This is the second post in a series of New Year resolutions for the Lib Dems. You can read the first one, on diversity, here.
Resolution 2: Keep as many “surge” members as possible
During the week after the General Election 20,000 new members joined the Lib Dems - on the Wednesday after polling day over one third of the party had been a member for less than a week.
It was a remarkable surge. To put it into context, during the “Cleggmania” surge of 2010 we recruited about 8,000 members in a couple of weeks, so 20,000 in just over four days is a whole level higher.
However, we’ll need to be much better at retaining them than we were in 2010 if we’re going to see any long term benefit. In 2011, when the Cleggmania members came to renew, we actually lost 120% of them, in effect almost everyone who had joined the previous year left plus some who had been members for longer. There are factors in our favour this time. Obviously, not being in Government helps, and the party's infrastructure is now much stronger. For example almost all of these new members joined either with a direct debit or a recurring card payment, neither of which we could do online in 2010. We also have a better incentive for local parties to retain members rather than just recruit them, and over the last couple of years the party’s average membership retention has increased significantly. All of these things give us a fighting chance of keeping the majority of the people who joined last May.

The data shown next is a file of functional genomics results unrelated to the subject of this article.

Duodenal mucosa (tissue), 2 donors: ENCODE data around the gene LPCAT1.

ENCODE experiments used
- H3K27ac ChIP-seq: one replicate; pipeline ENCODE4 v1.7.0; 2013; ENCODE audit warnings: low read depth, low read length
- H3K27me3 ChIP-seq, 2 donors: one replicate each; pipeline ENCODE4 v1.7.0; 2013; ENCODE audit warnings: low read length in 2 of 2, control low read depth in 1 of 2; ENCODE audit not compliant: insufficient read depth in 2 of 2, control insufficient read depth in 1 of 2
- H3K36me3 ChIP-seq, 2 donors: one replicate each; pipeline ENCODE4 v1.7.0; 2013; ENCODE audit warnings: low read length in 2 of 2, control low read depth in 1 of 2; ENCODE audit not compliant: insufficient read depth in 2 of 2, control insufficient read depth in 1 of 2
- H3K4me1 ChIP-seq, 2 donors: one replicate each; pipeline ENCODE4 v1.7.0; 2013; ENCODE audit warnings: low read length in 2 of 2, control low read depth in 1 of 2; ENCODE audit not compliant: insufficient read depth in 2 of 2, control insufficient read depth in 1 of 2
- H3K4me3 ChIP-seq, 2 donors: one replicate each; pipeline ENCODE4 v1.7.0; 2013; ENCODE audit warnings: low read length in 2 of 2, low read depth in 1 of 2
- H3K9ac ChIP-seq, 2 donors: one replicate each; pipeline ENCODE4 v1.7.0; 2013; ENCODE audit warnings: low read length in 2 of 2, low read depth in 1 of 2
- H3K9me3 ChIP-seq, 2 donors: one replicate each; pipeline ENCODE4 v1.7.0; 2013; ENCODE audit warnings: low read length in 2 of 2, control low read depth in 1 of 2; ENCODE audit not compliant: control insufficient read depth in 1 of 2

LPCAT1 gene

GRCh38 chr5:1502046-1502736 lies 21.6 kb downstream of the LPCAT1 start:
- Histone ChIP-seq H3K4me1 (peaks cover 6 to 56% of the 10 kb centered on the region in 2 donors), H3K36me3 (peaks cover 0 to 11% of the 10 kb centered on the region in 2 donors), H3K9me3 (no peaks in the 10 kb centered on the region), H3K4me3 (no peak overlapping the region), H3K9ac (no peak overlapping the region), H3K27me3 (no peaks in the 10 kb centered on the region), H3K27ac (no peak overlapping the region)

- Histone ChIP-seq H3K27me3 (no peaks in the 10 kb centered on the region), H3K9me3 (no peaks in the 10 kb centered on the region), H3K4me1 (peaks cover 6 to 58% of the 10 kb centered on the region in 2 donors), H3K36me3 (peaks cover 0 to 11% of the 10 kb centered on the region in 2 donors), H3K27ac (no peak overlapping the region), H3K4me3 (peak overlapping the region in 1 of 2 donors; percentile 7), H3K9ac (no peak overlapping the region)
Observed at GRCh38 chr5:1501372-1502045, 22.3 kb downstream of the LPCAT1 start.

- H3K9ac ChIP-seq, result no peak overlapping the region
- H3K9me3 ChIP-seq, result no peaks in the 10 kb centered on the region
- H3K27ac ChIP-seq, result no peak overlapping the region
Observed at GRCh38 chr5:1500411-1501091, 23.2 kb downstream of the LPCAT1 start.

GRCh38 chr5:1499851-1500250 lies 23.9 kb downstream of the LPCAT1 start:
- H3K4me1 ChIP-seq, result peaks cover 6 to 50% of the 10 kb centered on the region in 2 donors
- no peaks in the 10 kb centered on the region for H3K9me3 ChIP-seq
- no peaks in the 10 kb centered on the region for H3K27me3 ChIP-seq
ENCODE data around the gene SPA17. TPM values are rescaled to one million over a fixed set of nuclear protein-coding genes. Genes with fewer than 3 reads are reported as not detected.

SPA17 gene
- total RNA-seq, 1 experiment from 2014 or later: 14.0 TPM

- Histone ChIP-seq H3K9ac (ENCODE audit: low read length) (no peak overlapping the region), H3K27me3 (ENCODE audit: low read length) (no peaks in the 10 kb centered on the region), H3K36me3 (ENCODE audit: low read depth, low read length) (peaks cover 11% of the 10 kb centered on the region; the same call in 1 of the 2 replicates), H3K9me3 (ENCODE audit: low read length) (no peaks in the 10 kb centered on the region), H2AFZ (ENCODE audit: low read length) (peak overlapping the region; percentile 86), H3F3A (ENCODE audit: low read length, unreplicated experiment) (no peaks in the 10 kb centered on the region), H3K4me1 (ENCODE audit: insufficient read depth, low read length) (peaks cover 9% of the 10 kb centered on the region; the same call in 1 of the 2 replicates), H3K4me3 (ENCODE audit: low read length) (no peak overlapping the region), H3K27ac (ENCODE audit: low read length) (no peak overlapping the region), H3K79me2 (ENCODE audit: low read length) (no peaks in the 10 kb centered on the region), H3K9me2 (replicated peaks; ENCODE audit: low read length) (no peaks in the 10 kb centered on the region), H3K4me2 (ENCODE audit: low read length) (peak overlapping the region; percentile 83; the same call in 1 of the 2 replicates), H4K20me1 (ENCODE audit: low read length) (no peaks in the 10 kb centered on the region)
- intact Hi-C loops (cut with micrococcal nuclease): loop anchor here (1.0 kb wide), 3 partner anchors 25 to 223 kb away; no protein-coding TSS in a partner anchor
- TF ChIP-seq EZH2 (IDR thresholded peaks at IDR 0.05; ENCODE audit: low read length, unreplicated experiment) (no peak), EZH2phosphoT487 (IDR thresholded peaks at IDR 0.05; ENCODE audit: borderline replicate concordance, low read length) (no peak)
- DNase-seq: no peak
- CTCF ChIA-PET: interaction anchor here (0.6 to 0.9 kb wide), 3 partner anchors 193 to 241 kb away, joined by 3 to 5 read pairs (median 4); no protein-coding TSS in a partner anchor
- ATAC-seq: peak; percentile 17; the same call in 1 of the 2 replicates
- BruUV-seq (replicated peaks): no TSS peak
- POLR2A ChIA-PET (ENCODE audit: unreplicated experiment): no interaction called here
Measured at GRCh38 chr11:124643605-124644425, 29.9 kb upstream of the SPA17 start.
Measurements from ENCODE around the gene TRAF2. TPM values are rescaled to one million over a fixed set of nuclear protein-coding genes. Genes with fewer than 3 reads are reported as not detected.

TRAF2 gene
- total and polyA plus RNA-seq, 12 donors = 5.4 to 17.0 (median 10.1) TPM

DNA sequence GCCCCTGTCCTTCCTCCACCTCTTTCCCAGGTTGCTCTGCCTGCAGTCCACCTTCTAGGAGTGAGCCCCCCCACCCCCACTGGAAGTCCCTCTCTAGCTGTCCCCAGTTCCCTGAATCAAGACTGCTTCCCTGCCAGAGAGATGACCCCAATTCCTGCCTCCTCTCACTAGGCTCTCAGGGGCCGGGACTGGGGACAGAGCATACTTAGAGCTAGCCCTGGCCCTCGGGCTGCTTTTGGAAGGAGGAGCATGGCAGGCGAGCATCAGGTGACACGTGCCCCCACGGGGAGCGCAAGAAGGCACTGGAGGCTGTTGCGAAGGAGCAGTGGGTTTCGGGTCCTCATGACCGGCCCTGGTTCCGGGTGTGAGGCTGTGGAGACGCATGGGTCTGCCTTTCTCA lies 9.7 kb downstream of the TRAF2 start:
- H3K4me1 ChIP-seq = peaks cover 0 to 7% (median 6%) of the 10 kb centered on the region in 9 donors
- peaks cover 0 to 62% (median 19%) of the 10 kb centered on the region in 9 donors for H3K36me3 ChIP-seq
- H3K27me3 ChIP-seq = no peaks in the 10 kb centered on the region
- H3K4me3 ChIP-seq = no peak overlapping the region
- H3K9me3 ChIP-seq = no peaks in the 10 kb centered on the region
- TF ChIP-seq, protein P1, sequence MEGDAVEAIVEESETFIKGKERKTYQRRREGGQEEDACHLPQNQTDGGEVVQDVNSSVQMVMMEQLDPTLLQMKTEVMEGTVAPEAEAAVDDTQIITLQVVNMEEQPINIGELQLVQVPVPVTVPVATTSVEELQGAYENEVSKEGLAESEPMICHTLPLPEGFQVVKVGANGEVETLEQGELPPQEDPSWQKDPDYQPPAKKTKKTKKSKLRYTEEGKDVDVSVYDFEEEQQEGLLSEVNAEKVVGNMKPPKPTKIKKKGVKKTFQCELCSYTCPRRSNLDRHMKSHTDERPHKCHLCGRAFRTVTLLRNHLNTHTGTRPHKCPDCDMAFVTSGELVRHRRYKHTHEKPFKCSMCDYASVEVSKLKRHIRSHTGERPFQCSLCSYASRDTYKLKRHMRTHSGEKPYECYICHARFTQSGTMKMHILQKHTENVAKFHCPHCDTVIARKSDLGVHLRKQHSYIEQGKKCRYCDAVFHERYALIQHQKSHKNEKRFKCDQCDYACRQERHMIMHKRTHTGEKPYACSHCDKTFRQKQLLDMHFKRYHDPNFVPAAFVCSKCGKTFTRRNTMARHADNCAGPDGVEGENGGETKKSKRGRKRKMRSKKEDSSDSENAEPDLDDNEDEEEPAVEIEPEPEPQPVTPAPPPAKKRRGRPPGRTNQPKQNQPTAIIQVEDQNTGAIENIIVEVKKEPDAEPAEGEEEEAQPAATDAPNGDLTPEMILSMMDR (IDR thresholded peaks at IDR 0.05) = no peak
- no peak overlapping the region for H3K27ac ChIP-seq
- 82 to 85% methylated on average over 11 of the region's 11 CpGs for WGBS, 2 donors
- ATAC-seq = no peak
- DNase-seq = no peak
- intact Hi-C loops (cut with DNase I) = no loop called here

But of course we have to do more than just keep members through inertia. We need their energy and enthusiasm as activists and candidates, in developing policy and making their voice heard at every level. To get that we need to reconnect those members with the emotions they felt in May last year. They need to feel how they felt when they saw Nick’s speech, their passion for liberalism and to the feeling they had to do something to defend it.
I mention Nick deliberately because, as uncomfortable as it makes some people feel, his speech on that Friday caused more people to join the Liberal Democrats in one week than had done so in the previous five years. We cannot ignore the role he needs to play in getting them to stay now.
This will all be really, really hard – and it isn't just the responsibility of Party HQ to do it. Members will renew if they feel like the vision they bought into when they joined is being fulfilled, and as much as the national party can help that, the real difference will come from local teams making sure that those new members are engaged in a way that makes them feel like they’re at the heart of the party, and not like some group of suspicious newcomers.